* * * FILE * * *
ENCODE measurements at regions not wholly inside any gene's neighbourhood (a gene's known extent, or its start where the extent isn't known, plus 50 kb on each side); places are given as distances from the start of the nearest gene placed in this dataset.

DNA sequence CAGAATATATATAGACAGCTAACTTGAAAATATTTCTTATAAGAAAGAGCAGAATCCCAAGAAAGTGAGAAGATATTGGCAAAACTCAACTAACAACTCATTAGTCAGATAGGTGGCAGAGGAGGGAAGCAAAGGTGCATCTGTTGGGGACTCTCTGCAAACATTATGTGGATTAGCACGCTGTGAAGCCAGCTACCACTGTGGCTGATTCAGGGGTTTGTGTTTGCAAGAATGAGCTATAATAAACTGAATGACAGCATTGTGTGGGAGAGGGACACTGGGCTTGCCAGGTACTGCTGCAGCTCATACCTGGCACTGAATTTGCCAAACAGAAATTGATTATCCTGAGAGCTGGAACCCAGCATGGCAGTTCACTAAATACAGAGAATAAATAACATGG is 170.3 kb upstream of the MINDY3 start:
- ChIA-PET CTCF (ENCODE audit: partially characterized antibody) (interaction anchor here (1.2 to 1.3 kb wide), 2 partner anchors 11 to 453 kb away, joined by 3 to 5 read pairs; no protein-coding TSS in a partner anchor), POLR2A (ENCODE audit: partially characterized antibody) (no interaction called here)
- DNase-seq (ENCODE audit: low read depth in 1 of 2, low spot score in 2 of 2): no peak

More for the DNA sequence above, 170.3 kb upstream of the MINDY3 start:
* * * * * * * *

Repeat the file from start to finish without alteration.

ENCODE measurements at regions not wholly inside any gene's neighbourhood (a gene's known extent, or its start where the extent isn't known, plus 50 kb on each side); places are given as distances from the start of the nearest gene placed in this dataset.

DNA sequence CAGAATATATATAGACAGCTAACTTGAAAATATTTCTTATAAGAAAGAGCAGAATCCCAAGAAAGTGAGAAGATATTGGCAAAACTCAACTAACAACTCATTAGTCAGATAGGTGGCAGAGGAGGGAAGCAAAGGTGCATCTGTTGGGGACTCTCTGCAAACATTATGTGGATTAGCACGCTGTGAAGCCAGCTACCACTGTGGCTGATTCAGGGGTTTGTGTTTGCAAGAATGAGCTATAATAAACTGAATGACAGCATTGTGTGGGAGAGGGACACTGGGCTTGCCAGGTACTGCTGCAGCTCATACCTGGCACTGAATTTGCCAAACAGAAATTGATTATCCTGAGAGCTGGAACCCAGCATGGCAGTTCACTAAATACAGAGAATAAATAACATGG is 170.3 kb upstream of the MINDY3 start:
- ChIA-PET CTCF (ENCODE audit: partially characterized antibody) (interaction anchor here (1.2 to 1.3 kb wide), 2 partner anchors 11 to 453 kb away, joined by 3 to 5 read pairs; no protein-coding TSS in a partner anchor), POLR2A (ENCODE audit: partially characterized antibody) (no interaction called here)
- DNase-seq (ENCODE audit: low read depth in 1 of 2, low spot score in 2 of 2): no peak

More for the DNA sequence above, 170.3 kb upstream of the MINDY3 start: